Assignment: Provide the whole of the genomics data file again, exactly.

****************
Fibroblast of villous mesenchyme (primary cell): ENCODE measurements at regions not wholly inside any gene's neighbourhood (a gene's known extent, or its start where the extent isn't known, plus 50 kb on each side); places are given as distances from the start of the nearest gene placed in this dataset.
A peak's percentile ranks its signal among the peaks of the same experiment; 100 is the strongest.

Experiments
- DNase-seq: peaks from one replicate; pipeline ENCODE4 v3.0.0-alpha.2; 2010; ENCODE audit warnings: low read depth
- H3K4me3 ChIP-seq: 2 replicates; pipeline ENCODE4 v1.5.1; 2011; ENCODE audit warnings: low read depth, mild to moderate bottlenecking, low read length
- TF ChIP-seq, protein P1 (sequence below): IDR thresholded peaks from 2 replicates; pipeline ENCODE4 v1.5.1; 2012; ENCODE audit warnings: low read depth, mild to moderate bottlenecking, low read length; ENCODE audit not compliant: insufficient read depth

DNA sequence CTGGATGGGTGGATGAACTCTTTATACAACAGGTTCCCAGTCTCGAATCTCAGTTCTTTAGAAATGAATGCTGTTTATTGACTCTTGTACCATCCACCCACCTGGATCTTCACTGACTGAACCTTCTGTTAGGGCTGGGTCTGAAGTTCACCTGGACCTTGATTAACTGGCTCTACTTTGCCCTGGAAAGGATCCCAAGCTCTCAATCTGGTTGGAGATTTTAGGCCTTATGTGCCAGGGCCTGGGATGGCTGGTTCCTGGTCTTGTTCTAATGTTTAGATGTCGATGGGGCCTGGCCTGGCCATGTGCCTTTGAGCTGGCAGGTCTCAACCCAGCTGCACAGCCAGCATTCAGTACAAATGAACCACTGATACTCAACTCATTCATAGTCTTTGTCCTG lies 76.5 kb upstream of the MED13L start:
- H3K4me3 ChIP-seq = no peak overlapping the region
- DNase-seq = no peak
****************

Fibroblast of villous mesenchyme (primary cell): ENCODE measurements at regions not wholly inside any gene's neighbourhood (a gene's known extent, or its start where the extent isn't known, plus 50 kb on each side); places are given as distances from the start of the nearest gene placed in this dataset.
A peak's percentile ranks its signal among the peaks of the same experiment; 100 is the strongest.

Experiments
- DNase-seq: peaks from one replicate; pipeline ENCODE4 v3.0.0-alpha.2; 2010; ENCODE audit warnings: low read depth
- H3K4me3 ChIP-seq: 2 replicates; pipeline ENCODE4 v1.5.1; 2011; ENCODE audit warnings: low read depth, mild to moderate bottlenecking, low read length
- TF ChIP-seq, protein P1 (sequence below): IDR thresholded peaks from 2 replicates; pipeline ENCODE4 v1.5.1; 2012; ENCODE audit warnings: low read depth, mild to moderate bottlenecking, low read length; ENCODE audit not compliant: insufficient read depth

DNA sequence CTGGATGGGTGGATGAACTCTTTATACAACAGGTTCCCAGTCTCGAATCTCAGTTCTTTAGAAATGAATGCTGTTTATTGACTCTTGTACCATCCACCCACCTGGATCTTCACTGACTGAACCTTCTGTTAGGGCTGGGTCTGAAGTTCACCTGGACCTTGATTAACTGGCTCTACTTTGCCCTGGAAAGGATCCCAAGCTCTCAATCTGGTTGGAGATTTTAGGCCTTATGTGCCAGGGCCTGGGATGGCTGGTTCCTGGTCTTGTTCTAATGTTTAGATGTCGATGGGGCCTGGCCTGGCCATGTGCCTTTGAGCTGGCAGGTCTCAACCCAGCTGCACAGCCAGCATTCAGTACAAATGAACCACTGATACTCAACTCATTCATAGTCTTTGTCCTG lies 76.5 kb upstream of the MED13L start:
- H3K4me3 ChIP-seq = no peak overlapping the region
- DNase-seq = no peak